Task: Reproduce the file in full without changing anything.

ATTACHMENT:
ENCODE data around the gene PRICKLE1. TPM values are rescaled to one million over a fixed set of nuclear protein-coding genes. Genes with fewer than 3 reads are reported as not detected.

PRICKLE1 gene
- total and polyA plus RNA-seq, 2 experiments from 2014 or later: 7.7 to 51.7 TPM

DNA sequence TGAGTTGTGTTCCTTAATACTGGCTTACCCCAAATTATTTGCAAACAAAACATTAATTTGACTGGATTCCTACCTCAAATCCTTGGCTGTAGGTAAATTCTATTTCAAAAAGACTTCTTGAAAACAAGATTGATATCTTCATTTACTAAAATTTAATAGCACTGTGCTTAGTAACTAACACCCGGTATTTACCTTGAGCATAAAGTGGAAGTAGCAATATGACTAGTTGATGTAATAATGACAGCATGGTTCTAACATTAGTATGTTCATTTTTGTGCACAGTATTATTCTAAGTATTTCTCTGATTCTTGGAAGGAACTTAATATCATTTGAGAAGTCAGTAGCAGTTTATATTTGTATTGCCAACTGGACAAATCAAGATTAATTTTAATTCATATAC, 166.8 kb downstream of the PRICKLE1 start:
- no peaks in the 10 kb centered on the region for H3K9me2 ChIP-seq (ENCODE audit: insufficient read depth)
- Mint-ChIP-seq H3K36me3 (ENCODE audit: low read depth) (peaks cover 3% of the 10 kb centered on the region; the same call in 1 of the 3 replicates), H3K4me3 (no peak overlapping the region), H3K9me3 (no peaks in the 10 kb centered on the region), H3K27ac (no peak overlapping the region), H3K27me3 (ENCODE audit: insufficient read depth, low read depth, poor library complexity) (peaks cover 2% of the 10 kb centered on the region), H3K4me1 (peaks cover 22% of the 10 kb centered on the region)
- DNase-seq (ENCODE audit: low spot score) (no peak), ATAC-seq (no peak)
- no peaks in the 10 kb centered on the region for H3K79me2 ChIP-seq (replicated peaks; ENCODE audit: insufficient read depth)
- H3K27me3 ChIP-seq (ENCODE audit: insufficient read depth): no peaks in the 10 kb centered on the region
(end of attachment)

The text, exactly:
ENCODE data around the gene PRICKLE1. TPM values are rescaled to one million over a fixed set of nuclear protein-coding genes. Genes with fewer than 3 reads are reported as not detected.

PRICKLE1 gene
- total and polyA plus RNA-seq, 2 experiments from 2014 or later: 7.7 to 51.7 TPM

DNA sequence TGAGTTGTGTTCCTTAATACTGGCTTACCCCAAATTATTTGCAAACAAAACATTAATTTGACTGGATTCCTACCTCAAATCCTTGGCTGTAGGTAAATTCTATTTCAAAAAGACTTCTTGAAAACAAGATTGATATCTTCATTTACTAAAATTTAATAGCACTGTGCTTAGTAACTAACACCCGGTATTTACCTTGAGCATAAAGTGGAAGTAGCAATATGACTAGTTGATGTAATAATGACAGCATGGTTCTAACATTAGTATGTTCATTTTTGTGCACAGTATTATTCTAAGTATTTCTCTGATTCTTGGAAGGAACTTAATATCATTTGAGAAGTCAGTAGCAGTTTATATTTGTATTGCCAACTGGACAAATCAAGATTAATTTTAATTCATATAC, 166.8 kb downstream of the PRICKLE1 start:
- no peaks in the 10 kb centered on the region for H3K9me2 ChIP-seq (ENCODE audit: insufficient read depth)
- Mint-ChIP-seq H3K36me3 (ENCODE audit: low read depth) (peaks cover 3% of the 10 kb centered on the region; the same call in 1 of the 3 replicates), H3K4me3 (no peak overlapping the region), H3K9me3 (no peaks in the 10 kb centered on the region), H3K27ac (no peak overlapping the region), H3K27me3 (ENCODE audit: insufficient read depth, low read depth, poor library complexity) (peaks cover 2% of the 10 kb centered on the region), H3K4me1 (peaks cover 22% of the 10 kb centered on the region)
- DNase-seq (ENCODE audit: low spot score) (no peak), ATAC-seq (no peak)
- no peaks in the 10 kb centered on the region for H3K79me2 ChIP-seq (replicated peaks; ENCODE audit: insufficient read depth)
- H3K27me3 ChIP-seq (ENCODE audit: insufficient read depth): no peaks in the 10 kb centered on the region